Here’s some advice for anyone considering or facing a divorce: request that a court reporter attend any and all hearings and get transcripts of them. Without a record of the evidence presented and the reasons for a judge’s ruling on a particular issue, it is exceedingly difficult to appeal the decision.
Wife filed for divorce from Husband in August 2008, and a court dissolved the marriage roughly 16 months later. The former spouses continued to litigate a number of issues related to the divorce, however, including child custody, support and visitation. A trial court originally ordered Husband to pay more than $1,250 per month in child support. The court found that Husband had custody of the children about four percent of the time and that he had monthly earnings of about $4,250, while Wife had no monthly income. The court apparently imputed this income to Husband based on what he said was the amount of his monthly expenses. That appears to be because he didn’t provide any information about how much money he was actually bringing in at the time.
In May 2014, a trial court granted Husband’s request to reduce the child support payments, lowering the payments to $1,150. Although Husband said he was making $400 per month, the court noted that he didn’t change his living expenses amount. Instead he wrote “N/A” in a form asking for his monthly expenses. The court further noted that Husband’s custody of the kids had increased to about 10 percent per month and that Wife had since raised her net disposable income to about $2,300 per month.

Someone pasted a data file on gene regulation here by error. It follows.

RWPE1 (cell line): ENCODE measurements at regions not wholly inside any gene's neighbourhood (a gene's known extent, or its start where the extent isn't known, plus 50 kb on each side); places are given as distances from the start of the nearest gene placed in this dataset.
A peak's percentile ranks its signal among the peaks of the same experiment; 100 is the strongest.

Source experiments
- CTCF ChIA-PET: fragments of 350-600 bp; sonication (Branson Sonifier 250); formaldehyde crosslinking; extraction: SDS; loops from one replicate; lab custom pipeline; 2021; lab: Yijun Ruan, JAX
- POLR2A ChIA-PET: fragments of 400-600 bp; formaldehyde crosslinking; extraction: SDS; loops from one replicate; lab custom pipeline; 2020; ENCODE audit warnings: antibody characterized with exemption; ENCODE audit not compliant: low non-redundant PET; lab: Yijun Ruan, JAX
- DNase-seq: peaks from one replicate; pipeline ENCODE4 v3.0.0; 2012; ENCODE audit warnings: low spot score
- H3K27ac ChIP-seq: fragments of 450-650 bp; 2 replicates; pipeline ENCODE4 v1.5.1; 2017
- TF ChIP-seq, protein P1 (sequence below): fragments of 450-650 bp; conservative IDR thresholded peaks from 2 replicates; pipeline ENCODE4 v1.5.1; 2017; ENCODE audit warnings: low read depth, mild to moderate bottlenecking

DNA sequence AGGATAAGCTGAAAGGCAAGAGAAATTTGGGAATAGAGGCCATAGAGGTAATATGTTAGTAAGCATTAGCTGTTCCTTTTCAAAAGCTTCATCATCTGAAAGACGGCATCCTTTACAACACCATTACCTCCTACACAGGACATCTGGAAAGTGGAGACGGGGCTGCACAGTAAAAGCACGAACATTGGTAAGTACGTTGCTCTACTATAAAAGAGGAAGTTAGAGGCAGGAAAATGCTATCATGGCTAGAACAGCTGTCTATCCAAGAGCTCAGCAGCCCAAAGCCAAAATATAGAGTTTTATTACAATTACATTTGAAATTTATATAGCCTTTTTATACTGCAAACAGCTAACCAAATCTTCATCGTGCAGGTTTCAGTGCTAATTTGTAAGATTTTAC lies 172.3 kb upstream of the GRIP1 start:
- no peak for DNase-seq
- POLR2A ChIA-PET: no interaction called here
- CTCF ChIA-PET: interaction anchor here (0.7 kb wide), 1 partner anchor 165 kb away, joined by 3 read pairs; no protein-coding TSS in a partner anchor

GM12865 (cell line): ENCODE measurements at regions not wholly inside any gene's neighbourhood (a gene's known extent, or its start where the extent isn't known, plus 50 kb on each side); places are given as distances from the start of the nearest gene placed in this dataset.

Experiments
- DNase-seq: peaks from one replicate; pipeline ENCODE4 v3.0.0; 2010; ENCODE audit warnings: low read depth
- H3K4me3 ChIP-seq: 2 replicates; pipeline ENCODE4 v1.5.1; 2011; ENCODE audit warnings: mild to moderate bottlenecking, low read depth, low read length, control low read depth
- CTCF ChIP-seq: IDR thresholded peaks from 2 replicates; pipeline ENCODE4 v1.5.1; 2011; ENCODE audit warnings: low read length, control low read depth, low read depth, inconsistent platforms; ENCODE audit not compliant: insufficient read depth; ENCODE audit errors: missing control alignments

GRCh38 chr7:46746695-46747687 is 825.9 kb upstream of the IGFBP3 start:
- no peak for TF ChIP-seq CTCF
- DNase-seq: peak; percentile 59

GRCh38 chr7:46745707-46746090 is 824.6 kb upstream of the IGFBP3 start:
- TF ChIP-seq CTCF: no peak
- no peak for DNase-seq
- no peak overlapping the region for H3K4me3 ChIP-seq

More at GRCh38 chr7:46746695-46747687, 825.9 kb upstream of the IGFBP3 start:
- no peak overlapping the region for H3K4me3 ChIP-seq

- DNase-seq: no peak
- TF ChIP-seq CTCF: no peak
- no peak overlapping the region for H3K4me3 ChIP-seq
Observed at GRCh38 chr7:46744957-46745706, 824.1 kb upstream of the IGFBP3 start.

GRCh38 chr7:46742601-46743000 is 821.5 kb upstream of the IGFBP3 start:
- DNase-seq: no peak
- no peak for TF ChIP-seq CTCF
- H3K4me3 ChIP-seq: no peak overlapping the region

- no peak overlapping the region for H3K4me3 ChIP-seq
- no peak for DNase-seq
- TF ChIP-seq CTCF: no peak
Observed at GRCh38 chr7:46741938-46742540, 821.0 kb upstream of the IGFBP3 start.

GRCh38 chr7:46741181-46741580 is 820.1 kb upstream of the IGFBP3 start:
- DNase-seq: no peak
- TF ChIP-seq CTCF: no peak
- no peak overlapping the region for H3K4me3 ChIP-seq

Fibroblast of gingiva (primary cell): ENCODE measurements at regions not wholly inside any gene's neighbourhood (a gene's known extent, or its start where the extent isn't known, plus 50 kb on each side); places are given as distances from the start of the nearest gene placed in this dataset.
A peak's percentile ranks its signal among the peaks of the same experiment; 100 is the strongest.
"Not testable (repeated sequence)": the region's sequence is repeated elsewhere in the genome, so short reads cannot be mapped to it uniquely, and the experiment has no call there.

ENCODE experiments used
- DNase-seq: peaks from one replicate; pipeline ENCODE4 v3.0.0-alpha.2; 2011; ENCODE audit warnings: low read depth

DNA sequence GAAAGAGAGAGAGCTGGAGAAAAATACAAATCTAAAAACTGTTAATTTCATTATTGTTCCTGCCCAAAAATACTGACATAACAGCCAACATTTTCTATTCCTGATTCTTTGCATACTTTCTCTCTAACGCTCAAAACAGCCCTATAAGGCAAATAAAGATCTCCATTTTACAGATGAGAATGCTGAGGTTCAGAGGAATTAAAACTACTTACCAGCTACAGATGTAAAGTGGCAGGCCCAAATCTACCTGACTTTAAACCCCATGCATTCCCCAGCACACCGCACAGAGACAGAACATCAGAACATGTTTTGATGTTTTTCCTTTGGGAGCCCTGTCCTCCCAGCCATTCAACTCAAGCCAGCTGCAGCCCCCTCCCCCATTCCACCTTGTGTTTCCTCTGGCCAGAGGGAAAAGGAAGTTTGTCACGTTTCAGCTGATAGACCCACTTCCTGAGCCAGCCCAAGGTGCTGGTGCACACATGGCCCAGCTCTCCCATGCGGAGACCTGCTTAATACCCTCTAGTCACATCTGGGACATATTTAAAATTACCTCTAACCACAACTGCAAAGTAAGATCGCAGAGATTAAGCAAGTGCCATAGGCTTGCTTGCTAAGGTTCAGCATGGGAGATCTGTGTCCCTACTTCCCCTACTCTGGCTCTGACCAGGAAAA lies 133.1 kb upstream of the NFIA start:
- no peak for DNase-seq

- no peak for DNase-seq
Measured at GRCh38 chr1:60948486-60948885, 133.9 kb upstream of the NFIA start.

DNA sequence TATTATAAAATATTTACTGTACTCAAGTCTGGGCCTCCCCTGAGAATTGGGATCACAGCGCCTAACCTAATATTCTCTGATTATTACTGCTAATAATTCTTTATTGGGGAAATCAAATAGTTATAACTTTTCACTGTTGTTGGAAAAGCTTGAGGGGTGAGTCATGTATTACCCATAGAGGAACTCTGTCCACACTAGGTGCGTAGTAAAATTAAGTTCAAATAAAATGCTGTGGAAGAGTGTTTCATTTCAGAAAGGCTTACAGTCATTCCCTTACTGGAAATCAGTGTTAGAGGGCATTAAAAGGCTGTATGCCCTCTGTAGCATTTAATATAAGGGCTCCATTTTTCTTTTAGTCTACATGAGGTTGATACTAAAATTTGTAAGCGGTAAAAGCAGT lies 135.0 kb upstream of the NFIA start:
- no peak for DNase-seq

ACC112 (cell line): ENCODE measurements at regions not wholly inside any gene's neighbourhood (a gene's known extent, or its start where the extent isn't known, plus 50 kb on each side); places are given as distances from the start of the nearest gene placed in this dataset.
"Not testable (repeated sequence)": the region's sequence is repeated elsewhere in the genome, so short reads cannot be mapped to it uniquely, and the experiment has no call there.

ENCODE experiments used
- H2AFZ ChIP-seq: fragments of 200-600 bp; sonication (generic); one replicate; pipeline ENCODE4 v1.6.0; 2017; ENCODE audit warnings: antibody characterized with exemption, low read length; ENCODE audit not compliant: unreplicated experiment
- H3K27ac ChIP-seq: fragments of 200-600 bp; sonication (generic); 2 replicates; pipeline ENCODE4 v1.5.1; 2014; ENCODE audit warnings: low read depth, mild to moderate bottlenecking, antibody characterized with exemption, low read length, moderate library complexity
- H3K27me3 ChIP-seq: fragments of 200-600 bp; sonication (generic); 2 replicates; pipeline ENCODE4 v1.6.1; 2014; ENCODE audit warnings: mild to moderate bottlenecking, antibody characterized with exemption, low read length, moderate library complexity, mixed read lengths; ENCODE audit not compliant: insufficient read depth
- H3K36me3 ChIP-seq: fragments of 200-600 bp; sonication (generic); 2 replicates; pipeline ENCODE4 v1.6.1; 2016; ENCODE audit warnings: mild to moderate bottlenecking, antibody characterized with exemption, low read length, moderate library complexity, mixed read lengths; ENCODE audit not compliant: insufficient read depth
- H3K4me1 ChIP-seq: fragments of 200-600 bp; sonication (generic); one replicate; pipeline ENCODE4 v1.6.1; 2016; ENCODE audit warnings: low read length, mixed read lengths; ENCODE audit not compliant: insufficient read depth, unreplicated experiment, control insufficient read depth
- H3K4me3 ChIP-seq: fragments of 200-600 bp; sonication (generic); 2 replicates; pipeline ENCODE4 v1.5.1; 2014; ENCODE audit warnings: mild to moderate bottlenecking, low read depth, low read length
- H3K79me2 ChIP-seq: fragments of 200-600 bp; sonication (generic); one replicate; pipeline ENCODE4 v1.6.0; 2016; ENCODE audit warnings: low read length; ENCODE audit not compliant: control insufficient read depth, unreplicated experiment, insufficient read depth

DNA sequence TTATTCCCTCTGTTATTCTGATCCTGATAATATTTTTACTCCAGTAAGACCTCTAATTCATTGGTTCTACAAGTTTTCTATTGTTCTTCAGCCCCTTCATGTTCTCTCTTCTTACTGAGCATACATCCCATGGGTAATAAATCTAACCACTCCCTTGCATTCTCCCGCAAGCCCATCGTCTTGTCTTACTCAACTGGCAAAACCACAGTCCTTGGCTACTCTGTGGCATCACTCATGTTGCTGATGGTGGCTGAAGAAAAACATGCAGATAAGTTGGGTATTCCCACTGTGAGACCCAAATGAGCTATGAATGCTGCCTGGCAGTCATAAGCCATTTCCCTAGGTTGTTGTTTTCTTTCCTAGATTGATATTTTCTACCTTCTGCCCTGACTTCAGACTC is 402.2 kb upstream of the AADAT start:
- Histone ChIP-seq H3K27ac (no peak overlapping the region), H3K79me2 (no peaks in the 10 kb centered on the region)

Affirming the decision on appeal, the First District said the trial court didn’t abuse its discretion by declining to further reduce the support award. “In conducting our review for an abuse of discretion, we determine whether the court’s factual determinations are supported by substantial evidence and whether the court acted reasonably in exercising its discretion,” the Court said.
In this case, the Court noted that there was no transcript of the proceedings in the trial court because Husband elected to proceed without a court reporter. Without that record, the appeals court said it couldn’t determine how the lower court reviewed and weighed the evidence. “Inasmuch as the appeal is taken on the clerk’s transcript only, the judgment or order is not subject to evidentiary challenge or review; it is presumed the evidence supports the judgment and the court’s findings,” the Court said.
Similarly, the Court said it had no way of considering Husband’s argument that the lower court had violated his civil rights in its conduct of the hearing because there was no record of the hearing. The court affirmed the new child custody award.
The transcript requirement may seem like a minor issue, but it can make or break a California divorce case. If you’re considering seeking a divorce in California, contact San Jose family law lawyer John S. Yohanan. With more than 30 years of experience, Mr. Yohanan is an accomplished family law attorney who has helped a number of clients resolve child support and other issues on optimal terms. Call our office at (408) 297-0700 to schedule a consultation.
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